Since merging with US Airways a few years ago, American Airlines (NASDAQ:AAL) has stood out within the airline industry for not offering a profit-sharing plan. Meanwhile, workers at its main competitors -- Delta Air Lines (NYSE:DAL) and United Continental (NYSE:UAL) -- have benefited from rising profit-sharing payouts in recent years.
Last week, American Airlines' management finally dropped its long-standing opposition to profit sharing. The company will pay out 5% of its pre-tax earnings annually as profit sharing, beginning with 2016. (The first payment will be made in early 2017 based on American's 2016 earnings.) This is a necessary step toward management-labor reconciliation at the world's largest airline.
American Airlines bucks an industry trend
Profit sharing has been an integral part of airline labor agreements for quite some time. During the lean years -- when the economy was weak or oil prices were sky-high -- airline profits were quite low, so profit-sharing payouts were minimal.
It was in this context that American Airlines originally decided not to offer profit sharing. As CEO Doug Parker later explained it, numerous external factors like economic growth, oil prices, epidemics, etc. can impact airline profitability. He felt that American's employees should get high base wages with no variable component.
Indeed, American Airlines employees have gotten big raises in the past year or two. In most cases, the new base wages have been higher than those at Delta and United.
The problem with fixed pay
However, profit sharing has soared along with profitability at Delta Air Lines and United Continental in the past couple of years. For 2015, Delta paid $1.5 billion in profit sharing -- the highest for any corporate profit-sharing plan in history. Eligible employees' profit-sharing bonuses were as high as 21% of their regular annual pay.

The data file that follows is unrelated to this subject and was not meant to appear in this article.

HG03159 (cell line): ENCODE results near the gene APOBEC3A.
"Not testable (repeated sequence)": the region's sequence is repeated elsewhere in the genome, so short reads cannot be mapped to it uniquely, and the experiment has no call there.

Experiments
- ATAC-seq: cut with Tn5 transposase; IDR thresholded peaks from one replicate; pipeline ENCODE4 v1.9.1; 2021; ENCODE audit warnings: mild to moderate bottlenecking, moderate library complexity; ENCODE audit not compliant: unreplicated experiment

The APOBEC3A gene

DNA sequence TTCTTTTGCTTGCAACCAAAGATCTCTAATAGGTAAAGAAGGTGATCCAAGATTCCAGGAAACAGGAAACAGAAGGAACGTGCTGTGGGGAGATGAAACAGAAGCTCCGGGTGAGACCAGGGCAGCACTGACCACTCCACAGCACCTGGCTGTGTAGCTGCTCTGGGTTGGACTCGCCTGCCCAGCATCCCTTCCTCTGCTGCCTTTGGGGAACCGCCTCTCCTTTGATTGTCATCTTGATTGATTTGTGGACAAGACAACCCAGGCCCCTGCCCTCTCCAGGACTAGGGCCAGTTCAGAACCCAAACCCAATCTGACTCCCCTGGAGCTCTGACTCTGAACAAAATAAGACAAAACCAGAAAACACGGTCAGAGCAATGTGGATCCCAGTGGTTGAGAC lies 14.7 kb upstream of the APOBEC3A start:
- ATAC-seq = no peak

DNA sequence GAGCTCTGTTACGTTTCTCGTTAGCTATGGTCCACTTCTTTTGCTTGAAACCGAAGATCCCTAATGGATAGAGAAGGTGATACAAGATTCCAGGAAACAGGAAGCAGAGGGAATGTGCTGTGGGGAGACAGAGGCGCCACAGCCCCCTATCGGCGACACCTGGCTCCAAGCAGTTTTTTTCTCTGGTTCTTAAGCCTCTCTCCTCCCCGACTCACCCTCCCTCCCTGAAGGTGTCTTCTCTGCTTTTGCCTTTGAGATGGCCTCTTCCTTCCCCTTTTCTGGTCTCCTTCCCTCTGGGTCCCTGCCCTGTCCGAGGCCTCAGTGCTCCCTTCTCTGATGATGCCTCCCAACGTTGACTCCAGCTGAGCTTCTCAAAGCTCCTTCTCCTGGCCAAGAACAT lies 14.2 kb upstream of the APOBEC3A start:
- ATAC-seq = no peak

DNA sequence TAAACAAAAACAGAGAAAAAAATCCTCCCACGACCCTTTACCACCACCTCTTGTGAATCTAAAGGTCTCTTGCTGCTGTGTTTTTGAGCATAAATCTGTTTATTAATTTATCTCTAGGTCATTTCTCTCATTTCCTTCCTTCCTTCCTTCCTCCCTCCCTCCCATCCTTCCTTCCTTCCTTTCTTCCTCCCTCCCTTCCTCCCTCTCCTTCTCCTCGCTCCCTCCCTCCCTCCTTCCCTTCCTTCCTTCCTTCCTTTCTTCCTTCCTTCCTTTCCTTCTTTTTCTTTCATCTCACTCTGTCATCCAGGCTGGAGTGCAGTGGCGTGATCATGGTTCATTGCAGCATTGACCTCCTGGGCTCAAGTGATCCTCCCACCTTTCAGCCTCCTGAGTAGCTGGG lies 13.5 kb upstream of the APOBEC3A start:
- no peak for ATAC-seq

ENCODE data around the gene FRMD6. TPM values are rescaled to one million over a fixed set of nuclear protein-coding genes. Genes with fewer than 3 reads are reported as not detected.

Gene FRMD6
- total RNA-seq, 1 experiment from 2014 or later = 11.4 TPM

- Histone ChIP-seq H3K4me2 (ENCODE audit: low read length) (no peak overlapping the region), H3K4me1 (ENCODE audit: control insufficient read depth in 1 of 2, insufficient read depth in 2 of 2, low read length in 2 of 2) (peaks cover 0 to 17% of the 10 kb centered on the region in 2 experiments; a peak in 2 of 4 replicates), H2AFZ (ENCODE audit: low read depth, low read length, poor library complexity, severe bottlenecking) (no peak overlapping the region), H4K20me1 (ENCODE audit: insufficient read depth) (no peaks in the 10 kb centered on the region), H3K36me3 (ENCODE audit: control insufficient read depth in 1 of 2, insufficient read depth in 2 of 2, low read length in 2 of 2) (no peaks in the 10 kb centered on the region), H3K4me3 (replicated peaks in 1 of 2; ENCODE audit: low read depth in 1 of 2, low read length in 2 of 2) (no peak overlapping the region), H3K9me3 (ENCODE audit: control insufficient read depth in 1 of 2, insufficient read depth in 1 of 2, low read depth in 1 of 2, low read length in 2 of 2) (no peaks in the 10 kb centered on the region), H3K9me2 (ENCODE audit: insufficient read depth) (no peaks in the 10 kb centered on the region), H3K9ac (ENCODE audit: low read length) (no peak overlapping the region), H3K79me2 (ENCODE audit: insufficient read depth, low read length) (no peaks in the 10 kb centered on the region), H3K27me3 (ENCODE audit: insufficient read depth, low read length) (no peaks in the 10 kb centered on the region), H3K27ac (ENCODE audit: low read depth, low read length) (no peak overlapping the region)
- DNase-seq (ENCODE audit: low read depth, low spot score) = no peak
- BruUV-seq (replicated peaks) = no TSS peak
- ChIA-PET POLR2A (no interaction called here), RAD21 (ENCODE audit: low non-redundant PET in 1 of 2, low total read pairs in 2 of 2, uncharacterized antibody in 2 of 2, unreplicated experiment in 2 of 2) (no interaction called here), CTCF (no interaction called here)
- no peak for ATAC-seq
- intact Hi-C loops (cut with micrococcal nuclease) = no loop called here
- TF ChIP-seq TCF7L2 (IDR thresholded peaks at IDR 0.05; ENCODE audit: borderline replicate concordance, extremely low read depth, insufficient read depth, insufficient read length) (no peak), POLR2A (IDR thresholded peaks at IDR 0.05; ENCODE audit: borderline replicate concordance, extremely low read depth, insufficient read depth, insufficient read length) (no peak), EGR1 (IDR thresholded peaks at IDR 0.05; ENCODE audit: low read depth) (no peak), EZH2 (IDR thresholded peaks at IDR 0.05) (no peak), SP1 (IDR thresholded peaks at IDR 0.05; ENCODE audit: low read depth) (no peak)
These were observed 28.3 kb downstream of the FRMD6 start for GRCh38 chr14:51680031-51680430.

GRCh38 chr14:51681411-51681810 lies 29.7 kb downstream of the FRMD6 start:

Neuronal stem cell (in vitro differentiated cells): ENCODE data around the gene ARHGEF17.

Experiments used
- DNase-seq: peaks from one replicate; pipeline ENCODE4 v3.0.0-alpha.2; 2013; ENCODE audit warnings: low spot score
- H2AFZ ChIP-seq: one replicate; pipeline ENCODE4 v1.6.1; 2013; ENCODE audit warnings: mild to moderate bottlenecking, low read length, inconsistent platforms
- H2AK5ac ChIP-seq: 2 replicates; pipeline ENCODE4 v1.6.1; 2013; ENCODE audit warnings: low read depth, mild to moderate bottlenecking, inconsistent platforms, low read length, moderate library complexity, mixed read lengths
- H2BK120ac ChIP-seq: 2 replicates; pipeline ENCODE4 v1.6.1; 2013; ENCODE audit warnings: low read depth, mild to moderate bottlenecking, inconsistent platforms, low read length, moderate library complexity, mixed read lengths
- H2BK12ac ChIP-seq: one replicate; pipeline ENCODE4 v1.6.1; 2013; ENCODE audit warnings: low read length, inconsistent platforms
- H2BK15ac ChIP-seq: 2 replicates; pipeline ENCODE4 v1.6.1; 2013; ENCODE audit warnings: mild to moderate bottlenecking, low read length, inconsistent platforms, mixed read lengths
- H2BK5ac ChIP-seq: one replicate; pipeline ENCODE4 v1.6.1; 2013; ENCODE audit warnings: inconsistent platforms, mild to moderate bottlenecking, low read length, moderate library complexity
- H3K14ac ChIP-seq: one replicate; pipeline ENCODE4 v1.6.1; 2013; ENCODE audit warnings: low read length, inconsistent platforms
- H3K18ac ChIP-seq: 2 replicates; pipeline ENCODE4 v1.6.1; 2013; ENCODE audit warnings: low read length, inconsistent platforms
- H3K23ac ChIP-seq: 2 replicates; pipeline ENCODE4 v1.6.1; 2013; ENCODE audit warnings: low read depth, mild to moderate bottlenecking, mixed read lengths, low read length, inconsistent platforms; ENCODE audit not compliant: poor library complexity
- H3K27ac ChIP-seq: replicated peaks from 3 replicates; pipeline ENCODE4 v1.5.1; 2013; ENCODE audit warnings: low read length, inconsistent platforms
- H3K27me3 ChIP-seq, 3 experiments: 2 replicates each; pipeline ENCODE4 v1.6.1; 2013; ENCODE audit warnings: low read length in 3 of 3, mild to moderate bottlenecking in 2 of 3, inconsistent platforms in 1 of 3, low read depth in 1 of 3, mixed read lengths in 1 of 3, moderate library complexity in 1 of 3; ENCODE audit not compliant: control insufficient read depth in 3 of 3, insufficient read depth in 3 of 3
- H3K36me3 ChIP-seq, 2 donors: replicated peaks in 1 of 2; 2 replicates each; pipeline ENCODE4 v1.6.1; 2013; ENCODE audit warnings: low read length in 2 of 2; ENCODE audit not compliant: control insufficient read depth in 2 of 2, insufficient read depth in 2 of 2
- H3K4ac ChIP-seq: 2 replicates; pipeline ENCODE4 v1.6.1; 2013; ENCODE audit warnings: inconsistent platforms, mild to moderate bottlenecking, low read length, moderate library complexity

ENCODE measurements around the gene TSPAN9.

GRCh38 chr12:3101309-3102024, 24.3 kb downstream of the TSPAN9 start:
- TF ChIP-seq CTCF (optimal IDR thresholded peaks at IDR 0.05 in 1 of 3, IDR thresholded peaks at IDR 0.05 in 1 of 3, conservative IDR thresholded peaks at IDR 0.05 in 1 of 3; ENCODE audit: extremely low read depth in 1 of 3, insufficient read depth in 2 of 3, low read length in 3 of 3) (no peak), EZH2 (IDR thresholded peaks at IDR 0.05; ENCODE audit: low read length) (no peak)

Even at United Continental, which is less profitable than Delta, employees earned $698 million in profit sharing for 2015. As a result, most American Airlines employees now lag their peers in terms of total compensation (i.e., including profit sharing). This has contributed to souring employee relations.
American reversed course last week. CEO Doug Parker wrote in an employee memo, "Although we continue to believe the most effective way to increase compensation is through higher base pay, we recognize there is a team-building component to profit-sharing."
The general concept remains the same. American Airlines wants to have higher base wages than rivals, while its 5% profit-sharing payout is more modest than the plans at Delta and United. But at least it now offers some kind of profit-sharing inducement to reward employees when times are good.
Better to play it safe
At this point, it's safe to say that American Airlines' experiment with higher base pay and no profit sharing was a disaster. In theory, employees might prefer to have the peace of mind that comes with constant pay. But that calculation goes out the window when their peers at other companies are receiving fat profit-sharing checks.
It also didn't help that airline wages have been rising rapidly. So while American Airlines employees received industry-leading base pay a year or two ago, in some cases subsequent pay raises at United and Delta have knocked them out of the top spot.
Obviously, by implementing profit sharing this year without asking for anything in return, American Airlines will have lower earnings in 2016. However, industry pay rates are rising, so it would have eventually had to dole out big raises anyway.
Most importantly, American will have a better chance of keeping its employees happy by following industry norms on pay and profit sharing. In the long run, that should lead to better customer service.
As if to tout its new employee-friendly credentials, American Airlines gave flight attendants an unexpected 6% raise just a day after unveiling the new profit-sharing plan. In announcing the raise, American took a not-so-subtle dig at United, where flight attendants have been protesting over slow contract negotiations. Indeed, labor strife is not unique to American Airlines -- it's an industrywide trend.
Adam Levine-Weinberg owns shares of United Continental Holdings, and is long January 2017 $40 calls on Delta Air Lines, and long January 2017 $30 calls on American Airlines Group. The Motley Fool is long January 2017 $35 calls on American Airlines Group. Try any of our Foolish newsletter services free for 30 days. We Fools may not all hold the same opinions, but we all believe that considering a diverse range of insights makes us better investors. The Motley Fool has a disclosure policy.